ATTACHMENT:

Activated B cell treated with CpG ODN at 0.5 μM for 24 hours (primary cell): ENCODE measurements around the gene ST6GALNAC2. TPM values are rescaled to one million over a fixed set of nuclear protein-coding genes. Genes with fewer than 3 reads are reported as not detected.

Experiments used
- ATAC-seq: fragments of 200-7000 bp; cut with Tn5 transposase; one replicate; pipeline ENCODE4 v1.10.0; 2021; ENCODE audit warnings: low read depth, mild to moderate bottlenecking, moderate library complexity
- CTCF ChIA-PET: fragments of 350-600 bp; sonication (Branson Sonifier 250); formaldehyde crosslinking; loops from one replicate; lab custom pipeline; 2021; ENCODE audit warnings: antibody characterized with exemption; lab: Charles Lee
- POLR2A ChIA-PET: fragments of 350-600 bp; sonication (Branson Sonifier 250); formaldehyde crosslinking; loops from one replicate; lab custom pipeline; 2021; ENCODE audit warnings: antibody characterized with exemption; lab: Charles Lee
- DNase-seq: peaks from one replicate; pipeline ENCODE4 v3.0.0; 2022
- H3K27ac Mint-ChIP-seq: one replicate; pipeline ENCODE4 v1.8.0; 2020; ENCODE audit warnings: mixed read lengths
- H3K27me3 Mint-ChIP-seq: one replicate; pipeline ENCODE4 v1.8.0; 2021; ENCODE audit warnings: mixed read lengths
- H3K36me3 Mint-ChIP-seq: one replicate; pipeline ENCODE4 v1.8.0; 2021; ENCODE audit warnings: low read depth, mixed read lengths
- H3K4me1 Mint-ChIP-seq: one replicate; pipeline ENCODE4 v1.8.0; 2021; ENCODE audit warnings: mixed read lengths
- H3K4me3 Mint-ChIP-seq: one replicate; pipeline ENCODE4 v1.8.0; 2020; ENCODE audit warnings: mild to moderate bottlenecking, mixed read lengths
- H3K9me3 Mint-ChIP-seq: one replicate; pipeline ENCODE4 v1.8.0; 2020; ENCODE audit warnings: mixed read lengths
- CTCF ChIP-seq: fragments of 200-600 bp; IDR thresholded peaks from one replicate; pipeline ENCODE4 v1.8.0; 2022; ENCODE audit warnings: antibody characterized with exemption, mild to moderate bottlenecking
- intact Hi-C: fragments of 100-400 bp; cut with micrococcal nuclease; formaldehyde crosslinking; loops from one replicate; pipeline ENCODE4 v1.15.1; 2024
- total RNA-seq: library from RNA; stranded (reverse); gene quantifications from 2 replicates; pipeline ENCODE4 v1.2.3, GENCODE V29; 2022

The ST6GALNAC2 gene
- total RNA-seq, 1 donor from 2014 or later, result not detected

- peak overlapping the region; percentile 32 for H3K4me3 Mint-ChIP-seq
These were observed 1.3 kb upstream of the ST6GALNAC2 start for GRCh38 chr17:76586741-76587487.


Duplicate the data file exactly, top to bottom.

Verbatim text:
Activated B cell treated with CpG ODN at 0.5 μM for 24 hours (primary cell): ENCODE measurements around the gene ST6GALNAC2. TPM values are rescaled to one million over a fixed set of nuclear protein-coding genes. Genes with fewer than 3 reads are reported as not detected.

Experiments used
- ATAC-seq: fragments of 200-7000 bp; cut with Tn5 transposase; one replicate; pipeline ENCODE4 v1.10.0; 2021; ENCODE audit warnings: low read depth, mild to moderate bottlenecking, moderate library complexity
- CTCF ChIA-PET: fragments of 350-600 bp; sonication (Branson Sonifier 250); formaldehyde crosslinking; loops from one replicate; lab custom pipeline; 2021; ENCODE audit warnings: antibody characterized with exemption; lab: Charles Lee
- POLR2A ChIA-PET: fragments of 350-600 bp; sonication (Branson Sonifier 250); formaldehyde crosslinking; loops from one replicate; lab custom pipeline; 2021; ENCODE audit warnings: antibody characterized with exemption; lab: Charles Lee
- DNase-seq: peaks from one replicate; pipeline ENCODE4 v3.0.0; 2022
- H3K27ac Mint-ChIP-seq: one replicate; pipeline ENCODE4 v1.8.0; 2020; ENCODE audit warnings: mixed read lengths
- H3K27me3 Mint-ChIP-seq: one replicate; pipeline ENCODE4 v1.8.0; 2021; ENCODE audit warnings: mixed read lengths
- H3K36me3 Mint-ChIP-seq: one replicate; pipeline ENCODE4 v1.8.0; 2021; ENCODE audit warnings: low read depth, mixed read lengths
- H3K4me1 Mint-ChIP-seq: one replicate; pipeline ENCODE4 v1.8.0; 2021; ENCODE audit warnings: mixed read lengths
- H3K4me3 Mint-ChIP-seq: one replicate; pipeline ENCODE4 v1.8.0; 2020; ENCODE audit warnings: mild to moderate bottlenecking, mixed read lengths
- H3K9me3 Mint-ChIP-seq: one replicate; pipeline ENCODE4 v1.8.0; 2020; ENCODE audit warnings: mixed read lengths
- CTCF ChIP-seq: fragments of 200-600 bp; IDR thresholded peaks from one replicate; pipeline ENCODE4 v1.8.0; 2022; ENCODE audit warnings: antibody characterized with exemption, mild to moderate bottlenecking
- intact Hi-C: fragments of 100-400 bp; cut with micrococcal nuclease; formaldehyde crosslinking; loops from one replicate; pipeline ENCODE4 v1.15.1; 2024
- total RNA-seq: library from RNA; stranded (reverse); gene quantifications from 2 replicates; pipeline ENCODE4 v1.2.3, GENCODE V29; 2022

The ST6GALNAC2 gene
- total RNA-seq, 1 donor from 2014 or later, result not detected

- peak overlapping the region; percentile 32 for H3K4me3 Mint-ChIP-seq
These were observed 1.3 kb upstream of the ST6GALNAC2 start for GRCh38 chr17:76586741-76587487.